This afternoon, the House debated a bill that would ban sex-selection abortions in the United States, pitting Republicans and Democrats in a showdown over a woman's right to choose, which opponents contend is "intended to chip away at a woman's right to obtain safe, legal medical care."
The measure, known as the Prenatal Nondiscrimination Act (PRENDA), was perceived by Democrats as a dim-witted ploy to coax liberal lawmakers to support the bill or be faced with the prospect of an onslaught of campaign advertisements this fall highlighting a lawmaker's vote to essentially support sex-selection abortions.
"Somebody decided politically that it was a difficult place to put people in," House Democratic Whip Steny Hoyer, D-Md., told reporters Wednesday afternoon at his pen-and-pad briefing. "It's a political effort, not a substantive effort."
But after the plight of blind Chinese activist Chen Guangcheng, who spoke out against forced abortions in his native China, captured international headlines this month, GOP aides said the leadership hoped to capitalize on the momentum of that awareness to ensure that sex-selection abortions are not legal in the U.S.
"For most of us, Mr. Speaker, 'It's a girl' is cause for enormous joy, happiness and celebration," Rep. Chris Smith, R-N.J., said on the House floor. "But in many countries including our own, it could be a death sentence. Today the three-most dangerous words in China and India are, 'It's a girl.' We can't let that happen here."
Earlier this week, a pro-life group released an undercover video purportedly showing a Planned Parenthood counselor in Texas assisting a woman seeking a sex-selection abortion. Gendercide, the practice of killing baby girls or terminating pregnancies solely because the fetus is female, is estimated to have produced a "gender imbalance" with 100 million more girls than boys around the world.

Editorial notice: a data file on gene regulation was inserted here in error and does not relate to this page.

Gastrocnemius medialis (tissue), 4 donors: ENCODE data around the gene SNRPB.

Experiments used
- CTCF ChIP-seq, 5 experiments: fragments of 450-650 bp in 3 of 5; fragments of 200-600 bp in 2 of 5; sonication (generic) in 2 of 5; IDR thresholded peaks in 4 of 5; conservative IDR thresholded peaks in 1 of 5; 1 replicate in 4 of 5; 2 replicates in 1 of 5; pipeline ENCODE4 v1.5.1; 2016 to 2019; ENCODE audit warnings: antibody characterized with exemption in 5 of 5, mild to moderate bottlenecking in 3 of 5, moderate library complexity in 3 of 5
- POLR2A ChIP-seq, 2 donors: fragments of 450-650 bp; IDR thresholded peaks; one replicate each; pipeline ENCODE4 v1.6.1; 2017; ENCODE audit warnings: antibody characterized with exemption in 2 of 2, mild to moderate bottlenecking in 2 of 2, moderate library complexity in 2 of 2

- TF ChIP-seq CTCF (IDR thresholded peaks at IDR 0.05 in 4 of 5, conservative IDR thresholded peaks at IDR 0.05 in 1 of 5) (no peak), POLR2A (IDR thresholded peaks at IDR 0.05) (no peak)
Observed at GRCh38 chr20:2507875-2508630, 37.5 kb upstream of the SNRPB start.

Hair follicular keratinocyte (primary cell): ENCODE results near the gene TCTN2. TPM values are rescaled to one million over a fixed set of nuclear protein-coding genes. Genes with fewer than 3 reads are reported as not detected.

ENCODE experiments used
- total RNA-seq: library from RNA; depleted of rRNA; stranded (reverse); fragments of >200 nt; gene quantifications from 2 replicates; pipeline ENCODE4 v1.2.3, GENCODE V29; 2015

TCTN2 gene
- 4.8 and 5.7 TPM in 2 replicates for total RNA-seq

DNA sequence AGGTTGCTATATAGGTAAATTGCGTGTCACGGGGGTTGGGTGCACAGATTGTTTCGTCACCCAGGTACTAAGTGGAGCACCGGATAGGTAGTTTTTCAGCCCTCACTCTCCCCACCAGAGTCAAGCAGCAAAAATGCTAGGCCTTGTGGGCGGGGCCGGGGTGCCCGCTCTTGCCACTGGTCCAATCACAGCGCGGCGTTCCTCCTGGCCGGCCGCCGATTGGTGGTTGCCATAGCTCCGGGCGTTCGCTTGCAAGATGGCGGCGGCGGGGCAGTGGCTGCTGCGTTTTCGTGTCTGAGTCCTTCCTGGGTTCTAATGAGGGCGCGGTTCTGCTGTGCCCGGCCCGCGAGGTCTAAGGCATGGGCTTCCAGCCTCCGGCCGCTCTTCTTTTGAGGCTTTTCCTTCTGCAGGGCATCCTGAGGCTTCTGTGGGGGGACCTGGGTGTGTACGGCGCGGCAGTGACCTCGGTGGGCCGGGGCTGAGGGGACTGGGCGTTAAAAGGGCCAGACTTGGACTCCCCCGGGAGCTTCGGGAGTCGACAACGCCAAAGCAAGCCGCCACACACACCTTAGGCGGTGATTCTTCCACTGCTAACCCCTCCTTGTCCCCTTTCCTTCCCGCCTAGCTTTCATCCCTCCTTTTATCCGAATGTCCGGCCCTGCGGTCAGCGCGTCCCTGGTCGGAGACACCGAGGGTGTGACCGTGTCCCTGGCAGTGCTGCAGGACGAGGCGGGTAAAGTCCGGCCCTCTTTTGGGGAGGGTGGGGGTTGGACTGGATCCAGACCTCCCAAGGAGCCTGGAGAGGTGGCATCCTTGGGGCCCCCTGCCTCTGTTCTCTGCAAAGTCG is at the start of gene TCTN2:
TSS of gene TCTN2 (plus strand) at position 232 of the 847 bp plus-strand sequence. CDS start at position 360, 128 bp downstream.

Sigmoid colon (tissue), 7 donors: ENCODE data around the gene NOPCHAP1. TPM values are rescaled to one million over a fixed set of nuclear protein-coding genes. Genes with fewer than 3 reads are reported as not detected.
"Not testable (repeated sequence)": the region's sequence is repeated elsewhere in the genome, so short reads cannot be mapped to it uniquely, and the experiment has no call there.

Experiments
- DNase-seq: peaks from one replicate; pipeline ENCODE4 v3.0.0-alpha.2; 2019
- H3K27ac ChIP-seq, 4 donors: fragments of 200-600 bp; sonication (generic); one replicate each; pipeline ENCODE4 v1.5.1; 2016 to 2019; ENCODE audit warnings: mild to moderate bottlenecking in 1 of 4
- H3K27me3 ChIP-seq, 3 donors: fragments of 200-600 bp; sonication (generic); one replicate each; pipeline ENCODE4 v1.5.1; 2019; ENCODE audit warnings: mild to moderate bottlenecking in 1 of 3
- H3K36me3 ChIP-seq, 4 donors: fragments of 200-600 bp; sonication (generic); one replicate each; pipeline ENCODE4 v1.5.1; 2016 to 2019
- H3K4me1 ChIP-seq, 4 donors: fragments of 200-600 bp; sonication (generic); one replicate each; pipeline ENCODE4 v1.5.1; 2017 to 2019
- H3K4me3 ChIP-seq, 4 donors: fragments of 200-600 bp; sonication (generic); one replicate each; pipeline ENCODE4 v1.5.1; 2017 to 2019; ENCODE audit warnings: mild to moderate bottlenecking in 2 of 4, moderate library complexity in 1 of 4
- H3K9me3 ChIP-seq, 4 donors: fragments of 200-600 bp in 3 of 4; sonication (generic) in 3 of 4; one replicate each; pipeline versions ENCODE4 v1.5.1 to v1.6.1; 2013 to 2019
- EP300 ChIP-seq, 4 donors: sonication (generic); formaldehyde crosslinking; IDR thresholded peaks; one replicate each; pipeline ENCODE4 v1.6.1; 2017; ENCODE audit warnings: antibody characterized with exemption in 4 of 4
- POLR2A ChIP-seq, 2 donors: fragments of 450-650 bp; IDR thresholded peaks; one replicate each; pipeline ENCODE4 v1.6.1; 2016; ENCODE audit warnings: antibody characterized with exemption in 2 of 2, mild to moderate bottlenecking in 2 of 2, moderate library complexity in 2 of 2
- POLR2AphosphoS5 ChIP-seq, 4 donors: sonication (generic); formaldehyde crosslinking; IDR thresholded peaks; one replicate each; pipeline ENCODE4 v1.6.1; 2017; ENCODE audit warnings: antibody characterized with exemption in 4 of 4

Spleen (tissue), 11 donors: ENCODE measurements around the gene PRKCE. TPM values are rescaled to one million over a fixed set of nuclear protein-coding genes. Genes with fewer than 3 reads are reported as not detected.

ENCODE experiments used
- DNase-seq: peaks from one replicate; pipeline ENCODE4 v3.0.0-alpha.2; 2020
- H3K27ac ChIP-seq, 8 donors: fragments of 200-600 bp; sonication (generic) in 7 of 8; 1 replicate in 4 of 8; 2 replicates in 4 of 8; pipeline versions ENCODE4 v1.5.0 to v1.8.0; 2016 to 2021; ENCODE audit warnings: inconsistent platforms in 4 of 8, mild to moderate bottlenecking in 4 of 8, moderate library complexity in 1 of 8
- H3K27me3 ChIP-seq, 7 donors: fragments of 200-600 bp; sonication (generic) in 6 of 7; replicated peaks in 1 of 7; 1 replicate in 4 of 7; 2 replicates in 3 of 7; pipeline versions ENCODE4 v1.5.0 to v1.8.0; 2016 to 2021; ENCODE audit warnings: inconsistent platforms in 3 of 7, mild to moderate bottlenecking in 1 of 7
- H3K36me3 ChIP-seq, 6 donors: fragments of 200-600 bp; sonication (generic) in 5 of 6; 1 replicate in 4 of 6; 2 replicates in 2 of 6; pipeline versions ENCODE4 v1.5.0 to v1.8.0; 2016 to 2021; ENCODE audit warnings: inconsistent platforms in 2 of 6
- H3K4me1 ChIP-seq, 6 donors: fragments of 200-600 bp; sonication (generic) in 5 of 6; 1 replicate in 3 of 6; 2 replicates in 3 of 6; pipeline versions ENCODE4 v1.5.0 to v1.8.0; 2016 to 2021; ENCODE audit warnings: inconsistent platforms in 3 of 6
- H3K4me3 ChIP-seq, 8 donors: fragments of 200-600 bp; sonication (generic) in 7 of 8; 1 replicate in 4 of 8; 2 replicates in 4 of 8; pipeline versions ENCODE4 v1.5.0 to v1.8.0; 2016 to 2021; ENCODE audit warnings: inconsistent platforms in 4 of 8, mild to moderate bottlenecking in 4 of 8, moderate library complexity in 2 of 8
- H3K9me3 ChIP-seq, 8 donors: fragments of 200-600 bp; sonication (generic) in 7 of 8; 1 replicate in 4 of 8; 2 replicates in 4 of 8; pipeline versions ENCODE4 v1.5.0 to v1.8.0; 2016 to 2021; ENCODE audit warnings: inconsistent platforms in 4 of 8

Many nations with staunchly pro-choice/pro-abortion rights laws and protections nevertheless ban sex-selection abortions. Canada, the United Kingdom, France, Germany, Switzerland, Sweden, Norway, Finland, the Netherlands all have laws banning sex-selection abortions.
A vote on the measure was postponed until Thursday. Approval of the measure is subject to a two-thirds majority, which may be difficult to attain given the Democrats' general opposition to what they perceive as another Republican attempt to engage Democrats in the so-called War on Women. The House Democratic leadership does not whip the Democratic caucus on votes dealing with choice or war.
"The Republican majority continues its War on Women in a new and creative way: by attempting to couch legislation that would destroy women's fundamental constitutional rights as a woman's rights law. It is cynical, but creative," Rep. Jerrold Nadler, D-N.Y., said. "The preference for male children is a real, if limited, phenomenon in the United States. Some women face familial and community preference to have male children, and that pressure can increase with each subsequent birth. But this does nothing to help those women."